How's your steering? Still precise and 'sharp'? Any little knocks over small potholes? Maybe also the source of some vibration through the steering wheel under braking? Outer tie rods worn? The centre tie rod normally gives fewer problems (allegedly!) but one of the ball joints on it can wear faster than the others, which was certainly the case on mine. Also, the single bush on the pitman arm (or is it the idler arm...I get confused...anyway, the one with a rubber/metal bush on it) may be giving problems too.

    There's a lot to consider, including wheel bearings.

    God, these cars can be frustrating...!
     
    (Edited to remove unexpected emoticons)
  9. Like
    DepthHoar got a reaction from jamiepeers in Been thinking about the M5 in Perth, any one seen it?   
    The '03 plate, is it the black one in Lothian on AT @ £7.2k?
     
    Remember, always buy on condition.
     
    If you're still in the market, why not look at both in one trip? Really important to see a few before you pull the trigger. 
     
    Price, age and mileage are not always the best indicators for potential purchasers: condition & provenance is everything when evaluating these cars. Also, good to see a few so you get a feel for the market before you commit.
  10. Like
    DepthHoar got a reaction from jamiepeers in Been thinking about the M5 in Perth, any one seen it?   
    Not seen the car (although not that far away from me) but for that price I would expect the bodywork to more or less spotless. 
     
    The clutch. Depends on how it's been driven. If driven gently throughout its life then the original clutch may be OK, although it would have been a distinct plus if it had been changed. Maybe this is where there is room for some negotiation on price?
     
    Tyres are expensive for a set so if they're 'Linglong Ditchfinders' or whatever, then there's room for manoeuvre on price too? The alloys ought to be immaculate at that price point and be BMW Shadow Chrome, not budget silver (approx £450 for a full set of 4 refurb at Lepsons in Shadow Chrome or equivalent)
     
    Price. It is a facelift car and these do seem to attract a premium nowadays so £8900 for a 130k mile car may be OK but there will be room to negotiate, I think. Much depends on the car's overall condition and maintenance history - these are key and the most important factors in valuing M//vehicles. I'd want a big, thick file of receipts for that sort of money & an immaculate body and interior.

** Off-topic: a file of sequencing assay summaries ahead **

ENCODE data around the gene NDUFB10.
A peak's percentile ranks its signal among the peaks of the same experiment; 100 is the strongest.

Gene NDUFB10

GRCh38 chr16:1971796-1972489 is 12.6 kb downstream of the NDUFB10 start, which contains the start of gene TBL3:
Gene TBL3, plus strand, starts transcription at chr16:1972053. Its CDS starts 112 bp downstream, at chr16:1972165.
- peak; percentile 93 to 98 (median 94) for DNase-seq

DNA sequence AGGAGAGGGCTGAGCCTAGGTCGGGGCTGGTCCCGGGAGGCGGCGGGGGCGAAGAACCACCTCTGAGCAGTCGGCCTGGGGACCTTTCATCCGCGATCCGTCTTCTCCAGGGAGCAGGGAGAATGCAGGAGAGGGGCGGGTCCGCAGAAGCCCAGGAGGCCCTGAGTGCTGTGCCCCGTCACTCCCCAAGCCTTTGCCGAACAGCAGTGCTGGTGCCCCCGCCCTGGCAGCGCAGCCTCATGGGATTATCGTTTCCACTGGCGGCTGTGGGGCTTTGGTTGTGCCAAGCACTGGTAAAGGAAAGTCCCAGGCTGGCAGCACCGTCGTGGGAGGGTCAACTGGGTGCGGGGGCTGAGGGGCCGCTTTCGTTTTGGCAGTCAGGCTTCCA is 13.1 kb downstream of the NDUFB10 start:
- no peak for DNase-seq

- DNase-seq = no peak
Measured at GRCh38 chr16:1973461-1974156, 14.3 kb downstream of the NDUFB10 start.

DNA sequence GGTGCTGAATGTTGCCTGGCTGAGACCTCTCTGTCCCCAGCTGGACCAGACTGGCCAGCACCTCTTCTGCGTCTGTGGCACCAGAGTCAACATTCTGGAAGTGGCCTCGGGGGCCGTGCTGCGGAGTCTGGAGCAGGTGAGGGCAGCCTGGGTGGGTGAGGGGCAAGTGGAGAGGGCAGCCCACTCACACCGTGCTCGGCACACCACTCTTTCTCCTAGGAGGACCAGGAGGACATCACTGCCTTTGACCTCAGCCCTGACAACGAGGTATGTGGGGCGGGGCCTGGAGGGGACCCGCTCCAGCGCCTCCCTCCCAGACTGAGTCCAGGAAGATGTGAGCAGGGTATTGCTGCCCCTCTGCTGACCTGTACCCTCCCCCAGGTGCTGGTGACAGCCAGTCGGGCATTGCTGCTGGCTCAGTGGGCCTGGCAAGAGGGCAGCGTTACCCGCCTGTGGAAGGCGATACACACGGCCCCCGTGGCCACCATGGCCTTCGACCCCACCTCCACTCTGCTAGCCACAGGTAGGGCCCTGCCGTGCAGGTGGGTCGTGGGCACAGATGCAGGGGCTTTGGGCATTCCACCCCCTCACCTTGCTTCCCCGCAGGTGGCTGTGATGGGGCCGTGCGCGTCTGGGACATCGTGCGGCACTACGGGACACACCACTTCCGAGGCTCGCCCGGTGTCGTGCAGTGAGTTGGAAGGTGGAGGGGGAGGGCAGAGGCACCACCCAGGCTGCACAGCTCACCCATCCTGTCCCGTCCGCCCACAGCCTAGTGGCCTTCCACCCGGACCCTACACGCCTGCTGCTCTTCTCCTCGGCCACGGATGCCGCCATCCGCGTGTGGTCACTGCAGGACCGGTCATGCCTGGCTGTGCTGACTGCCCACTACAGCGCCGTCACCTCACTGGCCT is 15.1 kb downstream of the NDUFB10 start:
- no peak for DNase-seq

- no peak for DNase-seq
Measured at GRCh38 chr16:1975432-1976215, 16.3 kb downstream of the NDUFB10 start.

Spec. Don't get too hung up of the spec of the nav, ICE etc. - very much old school equipment now, down to personal preference and can be retrofitted if required. The Mk4 nav is now comparatively clunky to use in comparison to a £100 Garmin-thing from Halfords that you stick on the windscreen. The car is all about that engine and the driving dynamics....and crucially whether money has been spent on maintaining both of those. At that mileage I would like to see a lot of evidence of suspension work having been carried out because if it hasn't then you'll be spending anything up £1500- £2000 sorting it out in the first few months of ownership.
     
    For comparison purposes, I bought a 2001 facelift last summer in LMB with black leather, titanium trim & 77k miles for what amounted to £9K (it came with a host of take away extras - extra set of brand new Style 65 alloys, extra tyres,  BMW car cover etc., so total was £10.1k). It was/is immaculate with extensive and fully documented history. Values of the facelift cars have risen since last summer.
     
    As an alternative, there's proper value to be had with pre-facelift cars and some very nice ones have been for sale recently. They have all the driving virtues of the face lift cars and the ones I saw in the small ads had proper maintenance histories as well, although of course there were some tatty, marginal cars too.
     
    When buying mine I sifted through several Scottish cars and most of them had been well and truly eaten by the road salt in crucial areas on the car. If it's been a daily driver then it would be worth having a very careful look at the condition of the jacking points. The E39s are well known for 'cosmetic' rusting in other areas too but these are not car killers like the jacking points can be.
     
    Hope this helps.